"Funding for Catholic education in Ontario was guaranteed by the 1867 BNA Act up to the end of high school which back then was grade 10. The extension for the remaining years of high school was the last piece of legislation passed by the Davis government as part of a commitment made by Bill Davis to Cardinal Carter of Toronto. Ironically, it was Bill Davis who advised Tory to extend the funding to other faiths.
The discriminatory part of this Tory proposal is that it does not include extension to non-religious groups who also want an independent private school status -- these include such groups from Montessori to Upper Canada College, even though they are currently inspected by education officers from the Ministry and have to conform to Ministry guidelines.
Methinks Tory was ill-advised on this matter and will certainly not get my vote. Multiculturalism through educational and religious diversity is not only divisive but very expensive. In a nutshell, we can't afford to operate different systems that not only duplicate building costs and administrative personnel, but may well dilute educational programs into bird courses. For example, religion is offered by the RC system as an OAC for university admission. The marks in this course have traditionally been very high and can be used by Catholic students to gain bursaries and scholarships at the expense of students in the public school system.
Unfair -- you bet. Every whacko in the Christian community from Baptists to Creationists will want to get on this educational bandwagon, let alone the different sects of Islam. This proposal exposes Tory and his clowns for what they really are -- opportunistic political nags who are trying to win an electoral horse race by feeding the public horse shit."
About the "fairness" issue that I'm sure Tory will use in debates, I came across this comment at A Step To The Right:
John Heder said,
September 11, 2007 at 9:04 am
"This thread has degenerated into a atheist/believer sideshow, let’s get back to the real issue of publicly funded faith based education. As a teacher there is an issue in this morass that stands apart from the ethical dilemmas of the general public supporting an education that is based on religious precepts.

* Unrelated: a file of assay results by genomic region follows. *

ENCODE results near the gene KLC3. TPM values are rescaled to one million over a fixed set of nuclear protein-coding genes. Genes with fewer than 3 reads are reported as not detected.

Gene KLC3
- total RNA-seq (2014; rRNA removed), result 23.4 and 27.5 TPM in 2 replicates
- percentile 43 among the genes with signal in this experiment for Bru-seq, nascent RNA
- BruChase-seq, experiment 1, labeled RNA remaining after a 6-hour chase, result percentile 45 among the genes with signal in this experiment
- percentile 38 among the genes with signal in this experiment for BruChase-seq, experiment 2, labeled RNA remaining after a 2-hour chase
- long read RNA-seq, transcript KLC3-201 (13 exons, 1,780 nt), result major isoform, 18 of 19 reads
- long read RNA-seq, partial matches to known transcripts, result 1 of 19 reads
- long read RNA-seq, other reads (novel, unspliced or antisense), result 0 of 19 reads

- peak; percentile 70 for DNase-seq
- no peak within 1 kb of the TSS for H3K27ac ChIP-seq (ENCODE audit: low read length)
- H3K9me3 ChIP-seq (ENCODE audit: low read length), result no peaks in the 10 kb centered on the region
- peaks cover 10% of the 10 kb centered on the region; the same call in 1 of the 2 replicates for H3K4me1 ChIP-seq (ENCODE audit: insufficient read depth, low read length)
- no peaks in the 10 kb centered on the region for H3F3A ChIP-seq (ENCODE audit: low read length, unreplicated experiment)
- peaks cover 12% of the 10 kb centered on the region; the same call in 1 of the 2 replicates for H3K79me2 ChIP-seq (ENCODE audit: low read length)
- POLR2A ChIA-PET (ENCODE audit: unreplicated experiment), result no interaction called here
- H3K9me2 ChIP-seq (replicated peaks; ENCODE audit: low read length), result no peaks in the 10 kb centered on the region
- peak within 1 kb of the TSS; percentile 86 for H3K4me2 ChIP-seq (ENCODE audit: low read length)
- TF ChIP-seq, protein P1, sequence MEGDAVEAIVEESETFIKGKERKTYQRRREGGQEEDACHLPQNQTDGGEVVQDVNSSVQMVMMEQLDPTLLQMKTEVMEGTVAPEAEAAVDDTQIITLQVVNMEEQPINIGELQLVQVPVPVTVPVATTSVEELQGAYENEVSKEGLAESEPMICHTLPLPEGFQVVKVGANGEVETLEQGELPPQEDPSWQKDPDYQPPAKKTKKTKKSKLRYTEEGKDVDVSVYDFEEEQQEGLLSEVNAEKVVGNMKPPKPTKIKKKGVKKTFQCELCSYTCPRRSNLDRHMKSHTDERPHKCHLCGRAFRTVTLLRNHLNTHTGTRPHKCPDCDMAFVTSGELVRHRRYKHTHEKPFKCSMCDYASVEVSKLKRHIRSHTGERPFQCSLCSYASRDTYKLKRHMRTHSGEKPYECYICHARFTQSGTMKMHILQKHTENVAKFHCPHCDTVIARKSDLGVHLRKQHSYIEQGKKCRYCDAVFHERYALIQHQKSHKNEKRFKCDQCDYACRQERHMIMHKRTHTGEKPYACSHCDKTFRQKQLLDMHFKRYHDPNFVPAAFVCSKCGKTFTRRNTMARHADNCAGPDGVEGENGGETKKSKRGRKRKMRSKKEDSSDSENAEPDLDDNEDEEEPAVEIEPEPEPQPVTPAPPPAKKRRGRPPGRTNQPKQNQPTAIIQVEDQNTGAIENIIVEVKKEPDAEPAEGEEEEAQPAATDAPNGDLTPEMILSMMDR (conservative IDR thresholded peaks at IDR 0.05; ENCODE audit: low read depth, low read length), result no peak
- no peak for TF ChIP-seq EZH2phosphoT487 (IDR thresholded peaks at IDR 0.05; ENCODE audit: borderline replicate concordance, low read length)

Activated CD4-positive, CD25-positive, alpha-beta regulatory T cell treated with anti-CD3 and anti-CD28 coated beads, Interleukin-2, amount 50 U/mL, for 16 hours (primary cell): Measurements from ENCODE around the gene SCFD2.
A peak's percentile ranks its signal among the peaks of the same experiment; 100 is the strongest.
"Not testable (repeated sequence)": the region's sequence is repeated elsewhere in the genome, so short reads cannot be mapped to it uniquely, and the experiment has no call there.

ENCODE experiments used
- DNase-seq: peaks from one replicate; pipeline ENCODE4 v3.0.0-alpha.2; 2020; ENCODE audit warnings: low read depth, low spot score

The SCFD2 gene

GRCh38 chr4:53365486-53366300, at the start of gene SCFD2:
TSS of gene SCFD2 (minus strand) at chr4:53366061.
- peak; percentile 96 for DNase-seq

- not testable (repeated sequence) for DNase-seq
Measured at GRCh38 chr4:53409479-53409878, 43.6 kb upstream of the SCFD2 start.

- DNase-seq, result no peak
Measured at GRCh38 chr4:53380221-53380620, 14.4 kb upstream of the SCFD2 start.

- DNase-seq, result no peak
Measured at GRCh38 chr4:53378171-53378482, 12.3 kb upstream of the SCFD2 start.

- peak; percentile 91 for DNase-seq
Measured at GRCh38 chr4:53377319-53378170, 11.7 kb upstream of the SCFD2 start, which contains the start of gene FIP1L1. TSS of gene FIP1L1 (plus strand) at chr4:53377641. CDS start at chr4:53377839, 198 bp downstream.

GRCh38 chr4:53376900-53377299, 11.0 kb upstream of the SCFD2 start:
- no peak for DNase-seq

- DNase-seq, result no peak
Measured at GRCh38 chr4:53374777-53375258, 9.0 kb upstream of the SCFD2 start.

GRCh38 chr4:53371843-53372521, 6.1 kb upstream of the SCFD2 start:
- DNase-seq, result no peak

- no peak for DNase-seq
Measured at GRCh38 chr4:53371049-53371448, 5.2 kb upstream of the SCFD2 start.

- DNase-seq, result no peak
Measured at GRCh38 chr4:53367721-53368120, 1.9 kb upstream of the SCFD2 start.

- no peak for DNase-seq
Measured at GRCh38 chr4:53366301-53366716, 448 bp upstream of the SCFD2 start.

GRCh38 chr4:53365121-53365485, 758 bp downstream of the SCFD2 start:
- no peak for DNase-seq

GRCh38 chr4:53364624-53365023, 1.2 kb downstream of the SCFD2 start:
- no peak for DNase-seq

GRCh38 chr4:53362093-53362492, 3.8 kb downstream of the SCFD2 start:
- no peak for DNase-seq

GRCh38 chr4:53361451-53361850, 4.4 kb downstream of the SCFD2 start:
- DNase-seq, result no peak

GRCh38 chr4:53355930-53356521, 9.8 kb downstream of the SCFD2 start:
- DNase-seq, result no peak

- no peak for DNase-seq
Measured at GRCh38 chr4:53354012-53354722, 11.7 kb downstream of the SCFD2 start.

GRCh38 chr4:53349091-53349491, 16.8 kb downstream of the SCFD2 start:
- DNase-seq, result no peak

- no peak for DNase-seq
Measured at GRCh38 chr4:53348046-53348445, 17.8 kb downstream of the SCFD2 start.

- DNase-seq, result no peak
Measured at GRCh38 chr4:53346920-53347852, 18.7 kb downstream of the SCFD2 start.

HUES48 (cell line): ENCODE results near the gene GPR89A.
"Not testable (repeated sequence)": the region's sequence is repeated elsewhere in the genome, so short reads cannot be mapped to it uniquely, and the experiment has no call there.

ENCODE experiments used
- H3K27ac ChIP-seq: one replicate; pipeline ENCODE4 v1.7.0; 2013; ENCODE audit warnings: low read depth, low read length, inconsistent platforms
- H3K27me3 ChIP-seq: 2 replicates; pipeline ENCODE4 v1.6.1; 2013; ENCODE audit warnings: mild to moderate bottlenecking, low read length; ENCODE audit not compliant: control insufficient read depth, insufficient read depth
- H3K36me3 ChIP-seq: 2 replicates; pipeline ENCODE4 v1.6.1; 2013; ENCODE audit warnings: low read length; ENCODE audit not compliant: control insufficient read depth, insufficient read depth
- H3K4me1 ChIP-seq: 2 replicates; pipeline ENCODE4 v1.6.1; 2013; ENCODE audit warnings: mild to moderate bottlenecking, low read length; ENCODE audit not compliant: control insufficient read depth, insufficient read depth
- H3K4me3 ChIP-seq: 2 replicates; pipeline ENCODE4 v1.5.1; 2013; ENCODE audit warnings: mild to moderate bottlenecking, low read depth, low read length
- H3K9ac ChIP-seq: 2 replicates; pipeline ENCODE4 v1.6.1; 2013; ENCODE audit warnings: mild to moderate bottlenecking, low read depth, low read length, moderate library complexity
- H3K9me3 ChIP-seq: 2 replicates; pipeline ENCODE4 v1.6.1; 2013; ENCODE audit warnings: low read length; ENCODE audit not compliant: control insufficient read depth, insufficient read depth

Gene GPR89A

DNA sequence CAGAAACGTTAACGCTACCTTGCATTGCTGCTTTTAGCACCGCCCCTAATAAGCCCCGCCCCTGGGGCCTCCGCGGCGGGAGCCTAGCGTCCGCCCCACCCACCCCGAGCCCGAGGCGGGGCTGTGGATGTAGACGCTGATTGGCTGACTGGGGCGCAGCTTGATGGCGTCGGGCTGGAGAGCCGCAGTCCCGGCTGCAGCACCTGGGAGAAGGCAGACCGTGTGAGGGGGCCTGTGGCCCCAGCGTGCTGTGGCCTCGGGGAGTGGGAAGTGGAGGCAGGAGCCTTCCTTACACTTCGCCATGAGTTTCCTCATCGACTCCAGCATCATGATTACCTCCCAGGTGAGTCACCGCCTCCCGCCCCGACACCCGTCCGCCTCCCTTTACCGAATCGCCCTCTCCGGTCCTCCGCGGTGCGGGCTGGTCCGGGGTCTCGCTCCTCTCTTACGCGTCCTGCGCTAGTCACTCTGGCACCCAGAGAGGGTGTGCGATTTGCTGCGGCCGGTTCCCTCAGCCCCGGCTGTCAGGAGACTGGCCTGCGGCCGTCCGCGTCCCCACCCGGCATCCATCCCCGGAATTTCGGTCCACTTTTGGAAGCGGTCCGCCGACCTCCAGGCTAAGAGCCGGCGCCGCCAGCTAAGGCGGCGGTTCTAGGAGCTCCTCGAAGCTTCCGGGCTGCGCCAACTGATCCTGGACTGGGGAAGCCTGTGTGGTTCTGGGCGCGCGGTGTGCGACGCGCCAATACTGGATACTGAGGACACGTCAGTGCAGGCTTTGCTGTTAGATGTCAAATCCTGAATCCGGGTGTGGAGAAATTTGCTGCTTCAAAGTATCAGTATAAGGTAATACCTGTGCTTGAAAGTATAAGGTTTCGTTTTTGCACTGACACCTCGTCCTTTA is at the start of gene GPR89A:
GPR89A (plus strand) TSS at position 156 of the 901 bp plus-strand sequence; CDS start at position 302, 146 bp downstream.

When I graduated 10 years ago from teacher’s college I started to scan the education ads in the Globe and Mail. The vast majority of ads had the footer “We are an equal opportunity employer”, and EVERY government of Ontario position had that rider. However…upon closer inspection, every Catholic position required the applicant to provide a pastoral letter endorsing that the candidate was a practicing Catholic. Yes, in the 21st century, in Canada, in a publicly funded institution, you can still bar an applicant because of their faith.
Imagine any other publicly funded position that was open only to members of a certain faith, or political party, or sexual orientation. It sounds absurd, but under the current model of faith based schools it is not only acceptable, but somehow defensible. Somehow the Charter of Rights and Freedoms seems to have been forgotten in this specific case.
If schools remain privately funded, these hiring practices, while reprehensible, are understandable. However once an institution accepts public money it should be accountable to the general public for its ethical and legal stance on non-discriminatory hiring practices.
I am happily employed as a teacher, and have no desire to work in the Catholic system or any other faith based school for that matter. I am, however, concerned for recent graduates who may find themselves barred from teaching mathematics, history, or any other non-religious course in a Catholic school just because of the unhappy fact they weren’t born into a Catholic family.
Before we jump into extending funding to all other possible religions, I think that this very important issue must be addressed."
Again, if Tory is seeking fairness he needs to put a stop to all religious school funding.
I received another email from the retired principal:
"Whatever happened to our democratic tradition re the separation of Church and State? Methinks we should consider reminding our provincial politicians of America's original national motto, e pluribus unum, which was apparently plagiarized from an ancient recipe for salad dressing.
Anyway, e pluribus unum means "out of many, one", and amidst the current controversy re multi-faith educational funding it would mean that in a multicultural society, people in general would be best served by putting aside their religious differences, and mixing with others to form one harmonious public educational system -- a true cultural melting pot based on secularism rather than faith."
Also, it seems that a book burning moderator over at Blogging Tories didn't like the way the discussion having to do with John Tory and his ridiculous education platform was going so they closed the thread. Why not let it close because of lack of interest? What babies. The truth is that I was being ganged up on by creationists/theist/anti-evolutionists and decided to defend myself, which is completely related to the topic at hand because I'm giving legit reasons why it is baseless to put faith in the school system.
I started another thread on Blogging Tories here.
It does irk me when idiotic theists invent new definitions for words like "religious."